Factors affecting Affordability
„Ooba, South Africa’s largest mortgage lender, has seen 48, 8% of their bond applications declined by a financial institution in June 2010. High deposits continue to be demanded. The average buyer of a R1,000,000 home in South Africa would have to have at least R200,000 available in savings for a deposit, transfer fees, and other costs associated with the purchase.
The average price of a full-title house is currently R1,029,168, an increase of 6% y/y. The average price of a sectional-title dwelling is R787, 812, an increase of 5% y/y. Rapid growth in sales is expected to continue in the medium term due in part to the lack of saving ability of South African consumers. This is in sharp contrast with other emerging market economies, notably India and China. With an average savings rate of -0.5% South Africans, for the most part, finance their lifestyle by credit and not by income,“ explains Deppisch.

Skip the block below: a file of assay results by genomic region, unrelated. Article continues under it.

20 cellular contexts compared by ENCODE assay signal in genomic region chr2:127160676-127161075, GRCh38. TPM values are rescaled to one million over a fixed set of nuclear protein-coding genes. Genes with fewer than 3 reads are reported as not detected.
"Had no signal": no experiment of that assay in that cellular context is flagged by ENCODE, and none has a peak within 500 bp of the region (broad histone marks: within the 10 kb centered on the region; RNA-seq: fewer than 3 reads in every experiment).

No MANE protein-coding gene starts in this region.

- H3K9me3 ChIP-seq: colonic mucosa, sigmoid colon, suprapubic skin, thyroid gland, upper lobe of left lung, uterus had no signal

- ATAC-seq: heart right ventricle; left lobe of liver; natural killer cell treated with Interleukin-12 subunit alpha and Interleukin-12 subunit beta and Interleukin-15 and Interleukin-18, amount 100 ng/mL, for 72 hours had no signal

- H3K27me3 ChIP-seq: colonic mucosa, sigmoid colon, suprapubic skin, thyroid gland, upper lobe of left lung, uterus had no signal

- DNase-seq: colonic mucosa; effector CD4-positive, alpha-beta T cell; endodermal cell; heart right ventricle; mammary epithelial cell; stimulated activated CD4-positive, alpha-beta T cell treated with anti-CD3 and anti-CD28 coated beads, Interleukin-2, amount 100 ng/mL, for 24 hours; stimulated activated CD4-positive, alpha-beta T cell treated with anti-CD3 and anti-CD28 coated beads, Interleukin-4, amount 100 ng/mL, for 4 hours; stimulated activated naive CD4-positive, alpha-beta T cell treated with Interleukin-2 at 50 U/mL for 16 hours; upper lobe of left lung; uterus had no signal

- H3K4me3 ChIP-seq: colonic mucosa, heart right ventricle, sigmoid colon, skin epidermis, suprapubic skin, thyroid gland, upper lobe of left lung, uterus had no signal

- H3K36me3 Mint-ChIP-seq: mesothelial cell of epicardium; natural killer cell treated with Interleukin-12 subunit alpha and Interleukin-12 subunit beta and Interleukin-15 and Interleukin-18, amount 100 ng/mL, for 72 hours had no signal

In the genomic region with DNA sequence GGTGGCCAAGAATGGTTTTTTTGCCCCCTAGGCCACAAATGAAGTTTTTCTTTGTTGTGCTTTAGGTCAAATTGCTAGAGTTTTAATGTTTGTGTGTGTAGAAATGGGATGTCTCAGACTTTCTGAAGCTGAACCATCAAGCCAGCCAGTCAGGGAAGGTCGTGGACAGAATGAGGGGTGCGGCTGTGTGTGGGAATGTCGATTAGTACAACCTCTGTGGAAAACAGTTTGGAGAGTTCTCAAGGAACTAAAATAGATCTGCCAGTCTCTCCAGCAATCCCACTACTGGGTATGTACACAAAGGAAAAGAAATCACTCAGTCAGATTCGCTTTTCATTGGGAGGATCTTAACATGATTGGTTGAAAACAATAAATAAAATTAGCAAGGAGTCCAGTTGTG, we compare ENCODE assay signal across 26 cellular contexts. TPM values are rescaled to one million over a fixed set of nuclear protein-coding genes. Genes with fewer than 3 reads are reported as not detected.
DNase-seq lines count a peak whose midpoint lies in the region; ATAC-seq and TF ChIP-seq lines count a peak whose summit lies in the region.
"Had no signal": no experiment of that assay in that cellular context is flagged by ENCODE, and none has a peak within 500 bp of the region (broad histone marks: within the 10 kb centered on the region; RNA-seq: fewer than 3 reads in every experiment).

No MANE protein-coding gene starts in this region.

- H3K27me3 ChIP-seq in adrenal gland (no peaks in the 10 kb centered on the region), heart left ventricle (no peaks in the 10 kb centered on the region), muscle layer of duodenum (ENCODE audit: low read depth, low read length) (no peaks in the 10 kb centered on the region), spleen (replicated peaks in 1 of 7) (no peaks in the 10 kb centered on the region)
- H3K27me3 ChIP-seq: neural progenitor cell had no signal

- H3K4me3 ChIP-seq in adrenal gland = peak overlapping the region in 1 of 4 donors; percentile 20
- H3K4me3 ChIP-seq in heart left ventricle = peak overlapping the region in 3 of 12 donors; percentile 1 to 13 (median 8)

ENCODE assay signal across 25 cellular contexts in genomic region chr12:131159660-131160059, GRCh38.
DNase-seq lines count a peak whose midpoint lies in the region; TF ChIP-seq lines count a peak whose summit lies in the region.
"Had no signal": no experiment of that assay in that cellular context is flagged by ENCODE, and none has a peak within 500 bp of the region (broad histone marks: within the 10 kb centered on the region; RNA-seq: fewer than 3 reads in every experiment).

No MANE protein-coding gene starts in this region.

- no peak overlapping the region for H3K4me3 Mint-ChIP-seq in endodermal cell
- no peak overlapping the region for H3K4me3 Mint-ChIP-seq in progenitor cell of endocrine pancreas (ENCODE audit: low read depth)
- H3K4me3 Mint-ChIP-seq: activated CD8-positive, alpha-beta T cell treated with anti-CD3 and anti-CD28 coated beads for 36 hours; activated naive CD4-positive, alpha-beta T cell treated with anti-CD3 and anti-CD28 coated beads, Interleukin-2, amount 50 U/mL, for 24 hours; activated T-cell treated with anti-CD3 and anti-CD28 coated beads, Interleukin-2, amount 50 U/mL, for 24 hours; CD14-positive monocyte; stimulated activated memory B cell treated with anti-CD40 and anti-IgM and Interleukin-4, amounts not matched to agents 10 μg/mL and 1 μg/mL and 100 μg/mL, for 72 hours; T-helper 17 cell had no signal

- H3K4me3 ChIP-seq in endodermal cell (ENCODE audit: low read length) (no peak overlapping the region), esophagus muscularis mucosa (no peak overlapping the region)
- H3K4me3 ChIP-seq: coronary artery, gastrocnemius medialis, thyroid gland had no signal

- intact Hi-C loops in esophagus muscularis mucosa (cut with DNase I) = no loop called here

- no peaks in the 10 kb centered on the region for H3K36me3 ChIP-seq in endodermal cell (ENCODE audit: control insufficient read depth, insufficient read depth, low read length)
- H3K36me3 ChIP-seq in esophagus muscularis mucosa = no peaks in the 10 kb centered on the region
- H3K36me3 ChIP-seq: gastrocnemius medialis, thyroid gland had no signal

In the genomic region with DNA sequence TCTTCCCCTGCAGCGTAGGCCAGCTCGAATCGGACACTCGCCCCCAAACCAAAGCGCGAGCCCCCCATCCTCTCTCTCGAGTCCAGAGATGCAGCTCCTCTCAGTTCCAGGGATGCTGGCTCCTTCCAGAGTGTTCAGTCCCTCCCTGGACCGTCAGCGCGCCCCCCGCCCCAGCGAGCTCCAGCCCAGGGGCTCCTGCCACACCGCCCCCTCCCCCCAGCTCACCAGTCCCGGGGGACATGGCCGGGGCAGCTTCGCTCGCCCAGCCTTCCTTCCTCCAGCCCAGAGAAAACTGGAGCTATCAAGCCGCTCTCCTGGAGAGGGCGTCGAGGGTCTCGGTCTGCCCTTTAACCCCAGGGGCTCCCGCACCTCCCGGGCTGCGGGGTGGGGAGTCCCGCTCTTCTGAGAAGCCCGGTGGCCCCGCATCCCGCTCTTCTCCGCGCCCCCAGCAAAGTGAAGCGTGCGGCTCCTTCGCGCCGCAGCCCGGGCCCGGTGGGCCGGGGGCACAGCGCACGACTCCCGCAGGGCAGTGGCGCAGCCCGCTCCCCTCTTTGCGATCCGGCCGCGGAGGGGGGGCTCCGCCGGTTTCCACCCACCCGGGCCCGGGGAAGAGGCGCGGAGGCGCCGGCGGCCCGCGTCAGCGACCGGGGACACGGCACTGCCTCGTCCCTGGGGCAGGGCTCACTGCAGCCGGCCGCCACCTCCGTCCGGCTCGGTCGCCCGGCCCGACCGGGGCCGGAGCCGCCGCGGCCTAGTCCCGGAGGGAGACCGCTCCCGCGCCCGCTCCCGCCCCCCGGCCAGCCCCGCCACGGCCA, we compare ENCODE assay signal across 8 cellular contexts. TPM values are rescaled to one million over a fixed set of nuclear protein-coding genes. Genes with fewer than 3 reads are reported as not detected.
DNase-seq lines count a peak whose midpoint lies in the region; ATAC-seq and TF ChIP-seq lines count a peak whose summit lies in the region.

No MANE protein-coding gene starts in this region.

„This regrettable economic condition is further compounded by the fact that of the 18,210,000 credit-active consumers in South Africa, only 39.5% are current with their account payments. The other 60.5% are in arrears or worse, have judgments and administration orders against them. Some even begin to use one loan to pay off another,“ says Deppisch.
Buyer Race Profile Changes
Another trend is the changing face of the buyers‘ race profile in South Africa. In the past, the inequalities of the apartheid policies meant that predominantly white people were active in the property market. Now that gap is closing, an encouraging trend more representative of the South African population. In 2005 60% of home buyers were white, 22% were black, 7% were coloured, and 11% were Asian. Fast-forward to 2010, where we see a shift. Only 44% of home buyers are white, 34% are black, 8% are coloured, and 14% are Asian. It is expected that in coming years white buyers will dwindle to around 20%.